Dandelions are a widely and—considering how delicious they are—unfairly overlooked ingredient in Denmark. In Mediterranean countries, however, they are so highly coveted for their bitter flavor that they’re cultivated.
Where to Find It
Dandelions are tenacious and can grow in most types of soil, so you're almost guaranteed to find them no matter where you are. The best-tasting ones, though, grow in shady spots where the sun hasn't turned them too bitter.
Salt marshes, coniferous forests, deciduous forests, towns, hedges, roadsides, grasslands.
When to Find It
Dandelion leaves come available in the spring, with the flowers following right behind as summer nears. If they are mowed, young leaves will keep growing until September. You may even be lucky enough to find low-growing rosettes of dandelions that are still edible in the winter.
Leaves and buds: March, April, May.
How to Spot It
There are several hundred varieties of dandelions, but they all look more or less the same. The word ‘dandelion’ translates literally as "lion's tooth"—a reference to the plant’s toothed leaves. All dandelions have characteristic yellow flowers and green flower buds.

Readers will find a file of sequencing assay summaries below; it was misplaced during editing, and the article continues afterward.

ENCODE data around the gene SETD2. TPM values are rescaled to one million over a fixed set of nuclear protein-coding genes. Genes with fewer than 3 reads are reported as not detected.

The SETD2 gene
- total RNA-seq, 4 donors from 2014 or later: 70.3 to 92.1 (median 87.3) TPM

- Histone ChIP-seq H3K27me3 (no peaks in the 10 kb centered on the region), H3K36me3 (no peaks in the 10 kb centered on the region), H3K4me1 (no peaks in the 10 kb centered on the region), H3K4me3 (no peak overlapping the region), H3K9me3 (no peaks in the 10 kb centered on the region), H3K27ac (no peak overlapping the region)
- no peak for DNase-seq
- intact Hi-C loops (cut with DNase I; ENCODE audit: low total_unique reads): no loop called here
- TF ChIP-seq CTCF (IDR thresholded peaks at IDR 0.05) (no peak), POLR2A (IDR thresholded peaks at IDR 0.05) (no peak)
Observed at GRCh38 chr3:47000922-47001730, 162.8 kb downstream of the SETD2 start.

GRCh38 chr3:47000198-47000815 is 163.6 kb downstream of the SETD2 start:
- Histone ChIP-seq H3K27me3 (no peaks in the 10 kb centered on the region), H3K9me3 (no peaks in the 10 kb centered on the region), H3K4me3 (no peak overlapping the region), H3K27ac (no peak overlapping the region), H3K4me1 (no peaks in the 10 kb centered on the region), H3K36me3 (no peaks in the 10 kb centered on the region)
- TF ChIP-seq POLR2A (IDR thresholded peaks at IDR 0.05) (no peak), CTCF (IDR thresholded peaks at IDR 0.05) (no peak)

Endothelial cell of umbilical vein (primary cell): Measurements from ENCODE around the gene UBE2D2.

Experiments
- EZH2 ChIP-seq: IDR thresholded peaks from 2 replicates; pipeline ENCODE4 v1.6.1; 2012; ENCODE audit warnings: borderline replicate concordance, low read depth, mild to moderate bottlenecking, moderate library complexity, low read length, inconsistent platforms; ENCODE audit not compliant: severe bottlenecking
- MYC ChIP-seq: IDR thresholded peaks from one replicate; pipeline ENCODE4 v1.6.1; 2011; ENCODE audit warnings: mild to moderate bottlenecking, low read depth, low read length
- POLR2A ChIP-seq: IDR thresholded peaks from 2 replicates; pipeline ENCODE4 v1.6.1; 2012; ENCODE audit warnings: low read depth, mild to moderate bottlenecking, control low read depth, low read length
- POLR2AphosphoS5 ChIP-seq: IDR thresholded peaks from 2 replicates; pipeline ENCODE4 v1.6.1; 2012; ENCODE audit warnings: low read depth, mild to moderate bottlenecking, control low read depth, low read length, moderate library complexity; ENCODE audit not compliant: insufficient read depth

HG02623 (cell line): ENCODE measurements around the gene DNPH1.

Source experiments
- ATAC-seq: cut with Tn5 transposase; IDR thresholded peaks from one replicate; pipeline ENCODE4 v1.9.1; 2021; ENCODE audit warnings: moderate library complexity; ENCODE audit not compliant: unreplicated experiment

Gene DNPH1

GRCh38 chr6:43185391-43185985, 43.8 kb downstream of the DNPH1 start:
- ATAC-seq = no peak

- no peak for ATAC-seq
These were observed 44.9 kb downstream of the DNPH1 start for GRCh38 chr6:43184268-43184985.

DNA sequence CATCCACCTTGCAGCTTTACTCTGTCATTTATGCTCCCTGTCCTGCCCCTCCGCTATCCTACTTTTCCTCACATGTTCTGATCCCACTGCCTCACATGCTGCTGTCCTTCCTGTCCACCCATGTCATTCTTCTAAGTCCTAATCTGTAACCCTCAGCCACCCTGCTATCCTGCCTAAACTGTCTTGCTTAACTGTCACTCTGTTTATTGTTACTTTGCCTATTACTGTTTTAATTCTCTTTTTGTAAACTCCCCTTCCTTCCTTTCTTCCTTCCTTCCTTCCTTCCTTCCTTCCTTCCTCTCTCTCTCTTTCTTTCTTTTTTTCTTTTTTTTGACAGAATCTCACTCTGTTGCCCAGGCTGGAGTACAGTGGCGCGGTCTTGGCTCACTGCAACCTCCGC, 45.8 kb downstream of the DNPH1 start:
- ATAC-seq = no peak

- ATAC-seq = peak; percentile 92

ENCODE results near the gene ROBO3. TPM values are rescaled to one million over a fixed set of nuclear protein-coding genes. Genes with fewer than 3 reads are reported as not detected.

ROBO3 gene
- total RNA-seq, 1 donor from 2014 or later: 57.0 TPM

How to Pick It
For the best eating, pick dandelions before they turn dark green—an indication that they will be tough. You can select only the leaves, or use a knife to cut off the entire dandelion at its base. Pick the buds while they're still round, hard, and firm, and the flowers when they're fresh, succulent, and still have a scent. Try to leave behind as much of the stem as possible. For a more subtle flavor, cover one of the small plants with a bucket or pot for a couple of weeks before picking.
Flowers: April, May.
Risk of misidentifying the plant
There is no risk of mistaking the plant for another dangerous or undesirable plant.